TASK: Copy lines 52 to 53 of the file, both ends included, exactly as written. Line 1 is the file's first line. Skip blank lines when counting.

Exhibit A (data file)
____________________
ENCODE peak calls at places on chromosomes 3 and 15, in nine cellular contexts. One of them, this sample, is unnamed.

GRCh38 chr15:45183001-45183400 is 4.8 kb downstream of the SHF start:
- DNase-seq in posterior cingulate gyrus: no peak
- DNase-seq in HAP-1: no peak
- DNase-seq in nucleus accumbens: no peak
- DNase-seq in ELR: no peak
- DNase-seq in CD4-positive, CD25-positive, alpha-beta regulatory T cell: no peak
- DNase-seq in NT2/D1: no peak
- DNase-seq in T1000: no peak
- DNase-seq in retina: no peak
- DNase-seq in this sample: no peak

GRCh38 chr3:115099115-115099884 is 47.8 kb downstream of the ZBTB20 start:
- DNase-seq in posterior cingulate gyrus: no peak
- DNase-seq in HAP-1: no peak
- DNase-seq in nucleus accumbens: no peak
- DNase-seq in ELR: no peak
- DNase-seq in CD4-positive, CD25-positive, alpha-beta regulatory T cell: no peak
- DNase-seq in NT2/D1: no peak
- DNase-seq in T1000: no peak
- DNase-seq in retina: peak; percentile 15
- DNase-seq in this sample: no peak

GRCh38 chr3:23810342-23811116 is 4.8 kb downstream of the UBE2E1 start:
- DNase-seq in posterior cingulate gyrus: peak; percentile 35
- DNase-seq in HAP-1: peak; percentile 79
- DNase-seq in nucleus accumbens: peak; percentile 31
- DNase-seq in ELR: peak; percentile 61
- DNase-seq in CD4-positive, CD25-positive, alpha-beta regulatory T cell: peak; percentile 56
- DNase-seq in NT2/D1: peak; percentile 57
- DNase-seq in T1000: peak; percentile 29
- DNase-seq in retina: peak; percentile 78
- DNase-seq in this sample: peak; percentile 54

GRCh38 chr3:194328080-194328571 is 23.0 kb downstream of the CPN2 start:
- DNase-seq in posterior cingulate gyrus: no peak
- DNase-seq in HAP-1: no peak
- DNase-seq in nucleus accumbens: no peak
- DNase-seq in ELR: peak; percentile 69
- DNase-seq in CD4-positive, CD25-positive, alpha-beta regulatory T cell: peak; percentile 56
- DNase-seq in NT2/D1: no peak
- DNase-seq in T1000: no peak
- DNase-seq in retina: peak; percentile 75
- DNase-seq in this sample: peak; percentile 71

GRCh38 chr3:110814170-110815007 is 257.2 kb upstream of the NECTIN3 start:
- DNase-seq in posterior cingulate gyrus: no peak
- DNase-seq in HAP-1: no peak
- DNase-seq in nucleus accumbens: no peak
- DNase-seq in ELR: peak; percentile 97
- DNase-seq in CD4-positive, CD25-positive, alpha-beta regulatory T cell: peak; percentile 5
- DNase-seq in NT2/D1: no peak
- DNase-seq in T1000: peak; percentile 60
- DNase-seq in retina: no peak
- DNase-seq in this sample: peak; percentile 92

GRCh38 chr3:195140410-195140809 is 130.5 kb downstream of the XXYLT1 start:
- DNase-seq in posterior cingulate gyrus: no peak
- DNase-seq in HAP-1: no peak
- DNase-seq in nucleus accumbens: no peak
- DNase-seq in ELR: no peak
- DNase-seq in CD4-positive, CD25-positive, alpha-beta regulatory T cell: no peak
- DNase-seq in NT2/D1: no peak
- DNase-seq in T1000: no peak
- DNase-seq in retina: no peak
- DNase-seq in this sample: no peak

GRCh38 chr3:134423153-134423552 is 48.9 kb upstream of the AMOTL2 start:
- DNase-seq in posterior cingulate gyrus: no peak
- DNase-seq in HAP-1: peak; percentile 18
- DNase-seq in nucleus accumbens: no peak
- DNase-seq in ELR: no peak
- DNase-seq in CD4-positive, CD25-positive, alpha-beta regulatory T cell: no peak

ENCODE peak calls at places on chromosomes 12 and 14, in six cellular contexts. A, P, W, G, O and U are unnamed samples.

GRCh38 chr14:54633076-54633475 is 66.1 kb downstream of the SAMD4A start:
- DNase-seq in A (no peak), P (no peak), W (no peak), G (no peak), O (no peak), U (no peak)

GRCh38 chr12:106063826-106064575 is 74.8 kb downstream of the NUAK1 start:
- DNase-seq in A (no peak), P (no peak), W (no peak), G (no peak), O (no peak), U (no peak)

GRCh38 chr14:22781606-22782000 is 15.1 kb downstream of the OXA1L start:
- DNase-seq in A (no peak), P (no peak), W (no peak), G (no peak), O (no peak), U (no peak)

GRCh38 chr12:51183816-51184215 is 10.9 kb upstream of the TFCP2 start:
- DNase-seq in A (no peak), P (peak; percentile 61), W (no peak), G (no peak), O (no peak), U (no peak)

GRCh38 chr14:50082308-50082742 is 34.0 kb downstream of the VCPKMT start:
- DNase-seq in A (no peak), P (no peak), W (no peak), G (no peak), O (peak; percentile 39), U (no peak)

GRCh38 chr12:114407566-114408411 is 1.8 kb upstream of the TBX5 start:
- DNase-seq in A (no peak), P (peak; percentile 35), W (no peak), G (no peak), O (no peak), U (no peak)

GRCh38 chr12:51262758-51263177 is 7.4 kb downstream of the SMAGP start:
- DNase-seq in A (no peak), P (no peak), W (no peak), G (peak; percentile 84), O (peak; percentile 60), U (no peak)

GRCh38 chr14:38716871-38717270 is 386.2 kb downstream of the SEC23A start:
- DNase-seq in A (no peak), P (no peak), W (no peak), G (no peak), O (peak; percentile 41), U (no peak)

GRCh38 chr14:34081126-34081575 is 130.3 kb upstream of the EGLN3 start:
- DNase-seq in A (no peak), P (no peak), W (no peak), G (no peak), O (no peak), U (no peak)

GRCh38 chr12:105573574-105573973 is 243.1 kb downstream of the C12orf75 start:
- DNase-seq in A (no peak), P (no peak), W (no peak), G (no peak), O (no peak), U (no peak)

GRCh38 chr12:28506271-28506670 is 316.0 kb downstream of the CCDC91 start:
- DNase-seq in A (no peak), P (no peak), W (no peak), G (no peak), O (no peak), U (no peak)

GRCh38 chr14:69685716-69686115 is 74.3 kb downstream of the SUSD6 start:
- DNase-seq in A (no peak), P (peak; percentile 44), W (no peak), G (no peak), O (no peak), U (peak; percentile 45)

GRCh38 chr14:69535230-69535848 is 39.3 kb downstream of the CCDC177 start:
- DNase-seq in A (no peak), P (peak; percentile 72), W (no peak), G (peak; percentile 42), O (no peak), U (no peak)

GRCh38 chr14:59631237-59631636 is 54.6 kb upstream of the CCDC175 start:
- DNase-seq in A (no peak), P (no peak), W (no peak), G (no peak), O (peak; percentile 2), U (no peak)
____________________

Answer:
GRCh38 chr3:195140410-195140809 is 130.5 kb downstream of the XXYLT1 start:
- DNase-seq in posterior cingulate gyrus: no peak